South Africa ponders how to handle 12,000 lions bred for the gun

South Africa’s ban on “canned” lion hunts, ending a trade long opposed by conservationists, has raised questions over what will happen to thousands of lions that were bred for shooting.

The policy change follows a year-long review which concluded that letting hunters shoot lions in captivity had a “negative impact” on the country’s reputation.

The move was welcomed last night by conservationists who say many of the lions are kept in inhumane conditions and suffer from in-breeding but it has also sparked concerns for the well-being of the canned trade’s remaining stock of lions, believed to be anything up to 12,000.

Conservationists fear breeders – now deprived of a potential living from the beasts – will have no incentive to look after them properly into the animals’ old age.

Eduardo Goncalves, founder of the UK-based Campaign to Ban Trophy Hunting, told the Daily Telegraph: “Potentially this is a huge step forward.

“However, a plan does need to be put in place so that as many lions as possible can lead a dignified life for the rest of their days. Given how much money the industry has made out of this sordid trade, it is not unreasonable that they should put measures in place to look after them.” Conservationists have long denounced canned hunting, whereby lions raised in captivity are then moved to slightly larger enclosures before being shot by paying clients. Hunters find it easier than shooting a lion in the wild.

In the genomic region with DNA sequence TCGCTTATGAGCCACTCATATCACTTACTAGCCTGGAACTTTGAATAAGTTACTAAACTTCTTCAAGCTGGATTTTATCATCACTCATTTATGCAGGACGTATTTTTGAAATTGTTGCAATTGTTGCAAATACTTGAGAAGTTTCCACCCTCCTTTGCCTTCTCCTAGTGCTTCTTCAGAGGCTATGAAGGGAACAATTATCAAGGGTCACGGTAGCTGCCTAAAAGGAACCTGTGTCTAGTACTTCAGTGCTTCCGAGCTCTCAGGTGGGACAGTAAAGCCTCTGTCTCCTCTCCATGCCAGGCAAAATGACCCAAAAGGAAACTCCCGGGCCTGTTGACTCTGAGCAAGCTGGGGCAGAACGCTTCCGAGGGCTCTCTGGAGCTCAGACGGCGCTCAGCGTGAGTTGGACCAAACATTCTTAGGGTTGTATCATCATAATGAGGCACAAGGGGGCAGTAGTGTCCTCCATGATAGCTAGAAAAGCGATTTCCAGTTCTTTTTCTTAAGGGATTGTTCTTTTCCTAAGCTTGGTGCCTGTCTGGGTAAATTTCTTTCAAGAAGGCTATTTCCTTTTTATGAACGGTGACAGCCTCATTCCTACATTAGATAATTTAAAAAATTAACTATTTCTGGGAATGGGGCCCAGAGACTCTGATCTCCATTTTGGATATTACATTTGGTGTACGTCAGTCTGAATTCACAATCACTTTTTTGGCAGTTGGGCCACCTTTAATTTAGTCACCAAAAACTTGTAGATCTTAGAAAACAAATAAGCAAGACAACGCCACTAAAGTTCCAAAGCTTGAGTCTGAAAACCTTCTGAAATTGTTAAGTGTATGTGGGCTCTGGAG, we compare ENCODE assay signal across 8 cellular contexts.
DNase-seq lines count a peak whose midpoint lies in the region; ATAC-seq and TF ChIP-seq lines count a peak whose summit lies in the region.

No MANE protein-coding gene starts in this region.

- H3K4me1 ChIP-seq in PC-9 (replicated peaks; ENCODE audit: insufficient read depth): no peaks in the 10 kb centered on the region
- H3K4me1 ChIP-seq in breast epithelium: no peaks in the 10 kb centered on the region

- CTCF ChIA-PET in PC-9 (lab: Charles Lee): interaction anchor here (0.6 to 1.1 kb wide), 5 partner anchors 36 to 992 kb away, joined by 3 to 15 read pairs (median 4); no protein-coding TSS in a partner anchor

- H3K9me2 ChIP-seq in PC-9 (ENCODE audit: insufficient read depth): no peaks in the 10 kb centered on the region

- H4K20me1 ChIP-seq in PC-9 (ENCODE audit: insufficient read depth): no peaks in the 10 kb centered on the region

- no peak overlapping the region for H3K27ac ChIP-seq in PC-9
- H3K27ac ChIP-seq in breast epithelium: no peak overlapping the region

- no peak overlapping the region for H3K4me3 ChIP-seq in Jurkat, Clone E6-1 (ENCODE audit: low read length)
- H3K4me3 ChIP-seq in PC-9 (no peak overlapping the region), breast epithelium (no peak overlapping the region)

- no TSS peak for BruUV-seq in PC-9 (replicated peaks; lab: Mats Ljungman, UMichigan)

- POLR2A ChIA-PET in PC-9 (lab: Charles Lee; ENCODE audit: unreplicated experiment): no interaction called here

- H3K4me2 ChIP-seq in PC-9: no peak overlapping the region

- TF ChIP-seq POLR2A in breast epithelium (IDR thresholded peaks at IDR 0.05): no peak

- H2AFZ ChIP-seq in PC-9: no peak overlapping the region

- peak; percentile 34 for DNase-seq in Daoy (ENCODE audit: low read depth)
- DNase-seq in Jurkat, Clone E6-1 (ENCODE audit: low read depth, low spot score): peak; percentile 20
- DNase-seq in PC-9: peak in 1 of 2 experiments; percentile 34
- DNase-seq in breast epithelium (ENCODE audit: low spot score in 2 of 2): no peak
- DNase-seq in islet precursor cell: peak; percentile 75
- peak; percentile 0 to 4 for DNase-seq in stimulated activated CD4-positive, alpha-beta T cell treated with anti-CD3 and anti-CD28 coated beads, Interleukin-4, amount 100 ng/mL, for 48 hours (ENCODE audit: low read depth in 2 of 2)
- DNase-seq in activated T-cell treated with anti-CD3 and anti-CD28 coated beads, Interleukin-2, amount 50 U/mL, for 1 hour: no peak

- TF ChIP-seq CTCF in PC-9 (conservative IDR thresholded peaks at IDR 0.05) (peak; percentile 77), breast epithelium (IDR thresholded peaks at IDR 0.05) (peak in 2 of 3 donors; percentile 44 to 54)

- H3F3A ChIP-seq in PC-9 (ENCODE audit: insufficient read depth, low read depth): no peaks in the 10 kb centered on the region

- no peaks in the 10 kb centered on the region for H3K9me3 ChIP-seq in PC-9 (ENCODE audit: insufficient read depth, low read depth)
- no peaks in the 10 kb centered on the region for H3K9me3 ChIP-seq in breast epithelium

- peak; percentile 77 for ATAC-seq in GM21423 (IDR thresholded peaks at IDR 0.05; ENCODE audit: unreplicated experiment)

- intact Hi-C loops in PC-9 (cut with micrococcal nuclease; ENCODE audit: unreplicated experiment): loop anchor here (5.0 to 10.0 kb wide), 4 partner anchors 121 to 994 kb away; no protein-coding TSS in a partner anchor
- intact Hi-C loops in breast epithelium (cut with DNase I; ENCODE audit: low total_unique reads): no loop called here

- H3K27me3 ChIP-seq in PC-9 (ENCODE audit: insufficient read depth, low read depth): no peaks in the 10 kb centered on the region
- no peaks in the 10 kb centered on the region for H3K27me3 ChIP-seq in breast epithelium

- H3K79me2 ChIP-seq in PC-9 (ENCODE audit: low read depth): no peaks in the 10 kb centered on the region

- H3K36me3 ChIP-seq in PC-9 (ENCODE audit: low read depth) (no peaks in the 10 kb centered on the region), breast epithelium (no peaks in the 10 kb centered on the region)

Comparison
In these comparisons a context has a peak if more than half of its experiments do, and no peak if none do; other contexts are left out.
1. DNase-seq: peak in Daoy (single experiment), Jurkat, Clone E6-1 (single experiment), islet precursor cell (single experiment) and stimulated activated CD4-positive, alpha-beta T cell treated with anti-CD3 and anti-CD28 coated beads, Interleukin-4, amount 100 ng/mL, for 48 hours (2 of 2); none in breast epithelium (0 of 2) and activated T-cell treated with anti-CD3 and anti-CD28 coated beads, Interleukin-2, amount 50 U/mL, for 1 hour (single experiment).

Cubs raised for canned hunting are taken away from their mothers, who are sometimes made to breed three to four times more than they would in the wild.

The multimillion-dollar trade was first exposed by the British television programme The Cook Report in 1997, when investigative journalist Roger Cook exposed how 2000 lions were being bred in South Africa specifically for shooting. A canned lion hunt can cost US$4000 ($5500), less than half the cost of hunting a lion in the wild. According to South African government figures, there are around 8000 lions currently in captivity for canned hunting, although Dr Louise de Waal, of the Blood Lions organisation said the figure could be up to 12,000. They are kept in more than 450 facilities across South Africa.

“There needs to be a proper audit,” she said.

Britain has promised to ban the import of lion trophies since 2015, spurred by the disclosure that a number of British hunters are clients of the South African canned hunt industry. Goncalves said he was hopeful the Government’s ban would be included in next week’s Queen’s Speech.

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